Mid-Century & Modern Churches

 
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Elevating Secular to Sacred

 

Traditional and sacred beauty is not limited to churches built 100 years ago, though mid-century and modern churches do not typically feature artwork, decorative painting, and ornamental plaster, we believe that sacred buildings must reflect and honor the Divine in every age and every style of architecture. Therefore, we intend to bring sacredness to modern in order to successfully convey the stories, mysteries and purpose of faith.

When we approach a beautification project, we do not seek to change the architectural design of the church rather to expand on the style, adding decoration in the same design as the building. Beautification is not difficult nor does the process need to be expensive however, a strategic and carefully developed design is crucial in achieving a cohesive and beautiful completed project. The new design should not look new in the sense that it stands out, the new design must incorporate the surroundings and give a sense of permanence and unity .

The possibilities for beautification in new structures are endless. Blank walls are the canvas on which the mysteries of the faith should be illustrated. Just because something is not done, does not mean that it should not be done and we are determined to bring sacredness back into churches regardless the era in which they were built.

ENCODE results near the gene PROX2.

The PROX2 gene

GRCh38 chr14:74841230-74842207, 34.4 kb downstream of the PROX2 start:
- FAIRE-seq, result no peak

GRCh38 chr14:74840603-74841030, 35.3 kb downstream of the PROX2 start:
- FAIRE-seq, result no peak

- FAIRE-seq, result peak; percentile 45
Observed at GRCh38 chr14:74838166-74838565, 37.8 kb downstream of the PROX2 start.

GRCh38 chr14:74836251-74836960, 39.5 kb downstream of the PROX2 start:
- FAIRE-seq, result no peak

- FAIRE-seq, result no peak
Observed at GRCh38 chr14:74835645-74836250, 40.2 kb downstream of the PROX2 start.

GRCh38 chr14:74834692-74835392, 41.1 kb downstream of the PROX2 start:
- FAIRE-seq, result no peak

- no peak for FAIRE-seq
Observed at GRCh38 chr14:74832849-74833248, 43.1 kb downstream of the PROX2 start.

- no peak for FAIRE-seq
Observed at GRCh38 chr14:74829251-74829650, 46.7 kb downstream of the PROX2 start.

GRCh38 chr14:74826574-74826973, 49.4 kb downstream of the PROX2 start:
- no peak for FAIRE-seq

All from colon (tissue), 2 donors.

Philosophy

When we approach a beautification project, we do not seek to change the architectural design of the church rather to expand on the style, adding decoration in the same design as the building. Owen Jones’s first proposition in the Grammar of Ornament has been our guiding philosophy, “the Decorative Arts arise from, and should properly be attendant upon, Architecture.” Mid-Century and modern architecture is typically very simple and features minimal decoration and artwork. All the decoration for mid-century and modern designs should follow along with the simple architecture but does not need to be limited to bare plaster walls; decoration completes the architecture. The possibilities for decorative work in newer churches are endless, we are capable of putting those ideas on paper to conceptualize the project and transforming the church from seemingly secular to distinctly sacred.

Process

Proper design process is vital to the correct execution of our philosophy. When developing a new design for a church, we sketch out the ideas on paper eventually creating a beautiful illustration of one possibility for the space. Renderings are a way of placing artwork and design ideas into the space and act as a visual conversation of ideas between the designer, the priest and often, the congregation. We work with priests through the design phase in order to create color schemes, designs and artwork fitting to the architecture of the church. The renderings can be either computer generated or hand painted, as pictured here. The rendering is an excellent way to visualize the end goal. Once the design is approved, the work begins and before you know it, the church has transformed from a barren space to a sacred place.

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Liturgical ServicesGrace Moran